By constitutive blessings (blessings which make something a blessed thing) and by consecrations objects and people are, as it were, removed from the secular, temporal realm and given over instead to God exclusively. It is as if they are extracted from the world under the domination of its diabolical "prince" and given exclusively to the King. Before, they were "profane". After, they are "sacred". Thus, a consecration is a once for all time act. Once something is consecrated, it is forever consecrated. Blessings can be repeated. Thus, harming or doing wrong to or with something or someone who is consecrated is thus its own kind of sin: sacrilege.

....

When considered from the older, pre-Conciliar rites, which we happily can use today, it is usually a bishop who consecrates chalices and patens. It was/is possible to delegate a priest to consecrate these things. The consecration makes these things suitable for the worship of God and being vessels for the Most Holy.

In the old days, chalices and patens (as well as ciboria for Hosts and monstrances or ostensoria for Exposition) had to be consecrated before they could be used at the altar. In the new way of doing things, vessels can be consecrated (though I think in the new rites they just bless them in a sort of vague and good natured way) or they become consecrated automatically the first time they are used. That is a real loss of a teaching moment, I think, but there it is.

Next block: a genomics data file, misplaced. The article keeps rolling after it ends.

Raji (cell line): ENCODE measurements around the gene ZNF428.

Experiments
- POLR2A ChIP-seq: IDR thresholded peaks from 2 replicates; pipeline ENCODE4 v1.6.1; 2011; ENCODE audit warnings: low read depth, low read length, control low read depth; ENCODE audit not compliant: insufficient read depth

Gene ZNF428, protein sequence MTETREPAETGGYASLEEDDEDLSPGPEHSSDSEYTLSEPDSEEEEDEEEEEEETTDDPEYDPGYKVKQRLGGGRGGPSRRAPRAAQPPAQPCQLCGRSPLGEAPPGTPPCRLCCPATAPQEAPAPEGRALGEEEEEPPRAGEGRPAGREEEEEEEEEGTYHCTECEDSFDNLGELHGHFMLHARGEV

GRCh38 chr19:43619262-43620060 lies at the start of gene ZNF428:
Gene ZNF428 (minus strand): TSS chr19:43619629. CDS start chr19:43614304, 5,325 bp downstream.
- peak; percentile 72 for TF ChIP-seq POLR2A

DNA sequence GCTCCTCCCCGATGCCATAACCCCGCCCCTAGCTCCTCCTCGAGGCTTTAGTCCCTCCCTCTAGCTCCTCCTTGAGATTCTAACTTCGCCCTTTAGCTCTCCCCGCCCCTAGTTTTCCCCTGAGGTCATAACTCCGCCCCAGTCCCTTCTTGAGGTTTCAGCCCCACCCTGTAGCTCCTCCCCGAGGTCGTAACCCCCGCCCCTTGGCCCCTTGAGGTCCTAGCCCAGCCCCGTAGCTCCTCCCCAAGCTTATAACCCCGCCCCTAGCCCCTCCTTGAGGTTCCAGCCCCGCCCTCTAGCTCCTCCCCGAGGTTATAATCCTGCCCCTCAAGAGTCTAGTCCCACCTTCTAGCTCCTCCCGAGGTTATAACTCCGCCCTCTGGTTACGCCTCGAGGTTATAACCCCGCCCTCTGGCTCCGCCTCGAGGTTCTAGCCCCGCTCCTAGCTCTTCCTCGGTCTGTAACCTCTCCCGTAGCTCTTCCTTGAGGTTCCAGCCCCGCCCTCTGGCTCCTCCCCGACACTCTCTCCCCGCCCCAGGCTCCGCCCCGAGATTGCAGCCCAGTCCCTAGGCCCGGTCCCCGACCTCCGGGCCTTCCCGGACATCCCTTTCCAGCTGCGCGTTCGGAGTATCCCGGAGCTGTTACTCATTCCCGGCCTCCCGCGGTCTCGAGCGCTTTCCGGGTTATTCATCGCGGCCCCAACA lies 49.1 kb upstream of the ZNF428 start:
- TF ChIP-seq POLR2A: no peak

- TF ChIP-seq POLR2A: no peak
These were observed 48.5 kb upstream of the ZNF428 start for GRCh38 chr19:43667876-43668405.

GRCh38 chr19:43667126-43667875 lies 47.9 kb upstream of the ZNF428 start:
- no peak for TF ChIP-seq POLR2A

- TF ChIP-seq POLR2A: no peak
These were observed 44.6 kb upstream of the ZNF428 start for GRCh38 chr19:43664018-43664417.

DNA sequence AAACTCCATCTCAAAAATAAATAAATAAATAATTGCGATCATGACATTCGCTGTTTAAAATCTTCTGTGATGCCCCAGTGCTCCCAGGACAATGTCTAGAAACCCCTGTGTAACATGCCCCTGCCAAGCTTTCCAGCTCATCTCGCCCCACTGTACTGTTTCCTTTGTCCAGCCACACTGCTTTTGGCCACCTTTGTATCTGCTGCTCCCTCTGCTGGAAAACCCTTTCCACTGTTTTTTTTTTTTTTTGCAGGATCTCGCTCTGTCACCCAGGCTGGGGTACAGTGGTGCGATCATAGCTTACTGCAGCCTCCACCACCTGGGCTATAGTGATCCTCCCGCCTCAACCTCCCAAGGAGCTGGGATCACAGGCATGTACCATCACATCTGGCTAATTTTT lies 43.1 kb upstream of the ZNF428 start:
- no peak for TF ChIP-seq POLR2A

....

Back to work… once vessels are consecrated they stay consecrated until something major is done to alter them. For example, if the chalice and paten are worn and sent off to be regilded or repaired, they have to be consecrated again.

The consecration of these vessels also calls to mind the extremely ancient practice going back to the time of Pope Sixtus I (+c. 127) that only priests, whose hands were also anointed with chrism, could handle chalices and patens. Remember also the good custom of kissing the priests hand, which is anointed and is raised in blessing and in absolution and which hold the Eucharist.

Constitutive blessings and consecrations are very important. Blessing and consecrating solemnly could help people understand better the distinction of profane and sacred and how blessed and consecrated things can help us in our spiritual lives and our constant fight against the enemy of the soul.
Sources:

Image Sources for Images of the Ceremony: His Excellency Bishop Williamson/True Restoration Photos
Blessing Source: Sancta Missa - Rituale Romanum
Fr. Z Source: Consecration of a Paten and a Chalice
Read more >>